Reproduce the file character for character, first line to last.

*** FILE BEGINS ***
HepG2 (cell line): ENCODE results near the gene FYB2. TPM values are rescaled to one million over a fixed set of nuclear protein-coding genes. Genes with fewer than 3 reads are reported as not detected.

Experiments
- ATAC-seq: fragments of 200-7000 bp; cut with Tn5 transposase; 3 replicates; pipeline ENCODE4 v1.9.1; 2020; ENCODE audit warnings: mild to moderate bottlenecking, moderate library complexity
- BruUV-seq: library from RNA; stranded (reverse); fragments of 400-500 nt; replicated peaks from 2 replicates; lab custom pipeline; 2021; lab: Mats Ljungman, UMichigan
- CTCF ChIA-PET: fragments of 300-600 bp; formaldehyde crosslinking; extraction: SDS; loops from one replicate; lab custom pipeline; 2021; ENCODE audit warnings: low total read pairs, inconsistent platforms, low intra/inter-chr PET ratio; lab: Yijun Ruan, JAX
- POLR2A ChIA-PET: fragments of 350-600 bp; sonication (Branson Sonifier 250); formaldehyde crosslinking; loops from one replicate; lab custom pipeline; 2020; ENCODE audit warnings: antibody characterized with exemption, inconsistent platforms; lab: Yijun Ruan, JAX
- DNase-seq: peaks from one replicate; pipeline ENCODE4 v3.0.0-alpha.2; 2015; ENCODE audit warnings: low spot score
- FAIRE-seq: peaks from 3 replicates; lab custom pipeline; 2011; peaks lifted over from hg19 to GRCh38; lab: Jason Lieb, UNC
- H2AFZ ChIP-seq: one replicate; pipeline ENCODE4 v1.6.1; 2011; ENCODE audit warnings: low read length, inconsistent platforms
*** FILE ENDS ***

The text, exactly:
HepG2 (cell line): ENCODE results near the gene FYB2. TPM values are rescaled to one million over a fixed set of nuclear protein-coding genes. Genes with fewer than 3 reads are reported as not detected.

Experiments
- ATAC-seq: fragments of 200-7000 bp; cut with Tn5 transposase; 3 replicates; pipeline ENCODE4 v1.9.1; 2020; ENCODE audit warnings: mild to moderate bottlenecking, moderate library complexity
- BruUV-seq: library from RNA; stranded (reverse); fragments of 400-500 nt; replicated peaks from 2 replicates; lab custom pipeline; 2021; lab: Mats Ljungman, UMichigan
- CTCF ChIA-PET: fragments of 300-600 bp; formaldehyde crosslinking; extraction: SDS; loops from one replicate; lab custom pipeline; 2021; ENCODE audit warnings: low total read pairs, inconsistent platforms, low intra/inter-chr PET ratio; lab: Yijun Ruan, JAX
- POLR2A ChIA-PET: fragments of 350-600 bp; sonication (Branson Sonifier 250); formaldehyde crosslinking; loops from one replicate; lab custom pipeline; 2020; ENCODE audit warnings: antibody characterized with exemption, inconsistent platforms; lab: Yijun Ruan, JAX
- DNase-seq: peaks from one replicate; pipeline ENCODE4 v3.0.0-alpha.2; 2015; ENCODE audit warnings: low spot score
- FAIRE-seq: peaks from 3 replicates; lab custom pipeline; 2011; peaks lifted over from hg19 to GRCh38; lab: Jason Lieb, UNC
- H2AFZ ChIP-seq: one replicate; pipeline ENCODE4 v1.6.1; 2011; ENCODE audit warnings: low read length, inconsistent platforms